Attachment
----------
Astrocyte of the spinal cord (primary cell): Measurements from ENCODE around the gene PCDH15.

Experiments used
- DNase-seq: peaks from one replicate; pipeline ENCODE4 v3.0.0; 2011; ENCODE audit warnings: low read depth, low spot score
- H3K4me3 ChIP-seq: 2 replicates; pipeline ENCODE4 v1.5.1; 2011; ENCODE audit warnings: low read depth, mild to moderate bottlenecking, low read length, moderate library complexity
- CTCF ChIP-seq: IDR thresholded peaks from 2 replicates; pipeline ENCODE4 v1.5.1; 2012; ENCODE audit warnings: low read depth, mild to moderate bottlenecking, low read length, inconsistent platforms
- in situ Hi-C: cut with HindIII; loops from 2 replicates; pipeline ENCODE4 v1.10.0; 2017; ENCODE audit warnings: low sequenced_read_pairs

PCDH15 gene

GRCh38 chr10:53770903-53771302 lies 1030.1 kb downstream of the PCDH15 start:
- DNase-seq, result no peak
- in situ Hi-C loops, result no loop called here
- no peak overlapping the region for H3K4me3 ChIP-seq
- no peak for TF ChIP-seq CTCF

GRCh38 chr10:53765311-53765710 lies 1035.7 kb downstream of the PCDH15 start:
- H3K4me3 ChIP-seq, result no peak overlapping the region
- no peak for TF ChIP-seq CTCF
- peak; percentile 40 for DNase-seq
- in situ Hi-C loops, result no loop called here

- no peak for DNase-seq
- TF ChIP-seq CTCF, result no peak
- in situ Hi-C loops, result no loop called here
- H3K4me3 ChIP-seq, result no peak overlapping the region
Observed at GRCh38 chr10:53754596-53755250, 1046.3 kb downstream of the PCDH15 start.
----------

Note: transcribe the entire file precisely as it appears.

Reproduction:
Astrocyte of the spinal cord (primary cell): Measurements from ENCODE around the gene PCDH15.

Experiments used
- DNase-seq: peaks from one replicate; pipeline ENCODE4 v3.0.0; 2011; ENCODE audit warnings: low read depth, low spot score
- H3K4me3 ChIP-seq: 2 replicates; pipeline ENCODE4 v1.5.1; 2011; ENCODE audit warnings: low read depth, mild to moderate bottlenecking, low read length, moderate library complexity
- CTCF ChIP-seq: IDR thresholded peaks from 2 replicates; pipeline ENCODE4 v1.5.1; 2012; ENCODE audit warnings: low read depth, mild to moderate bottlenecking, low read length, inconsistent platforms
- in situ Hi-C: cut with HindIII; loops from 2 replicates; pipeline ENCODE4 v1.10.0; 2017; ENCODE audit warnings: low sequenced_read_pairs

PCDH15 gene

GRCh38 chr10:53770903-53771302 lies 1030.1 kb downstream of the PCDH15 start:
- DNase-seq, result no peak
- in situ Hi-C loops, result no loop called here
- no peak overlapping the region for H3K4me3 ChIP-seq
- no peak for TF ChIP-seq CTCF

GRCh38 chr10:53765311-53765710 lies 1035.7 kb downstream of the PCDH15 start:
- H3K4me3 ChIP-seq, result no peak overlapping the region
- no peak for TF ChIP-seq CTCF
- peak; percentile 40 for DNase-seq
- in situ Hi-C loops, result no loop called here

- no peak for DNase-seq
- TF ChIP-seq CTCF, result no peak
- in situ Hi-C loops, result no loop called here
- H3K4me3 ChIP-seq, result no peak overlapping the region
Observed at GRCh38 chr10:53754596-53755250, 1046.3 kb downstream of the PCDH15 start.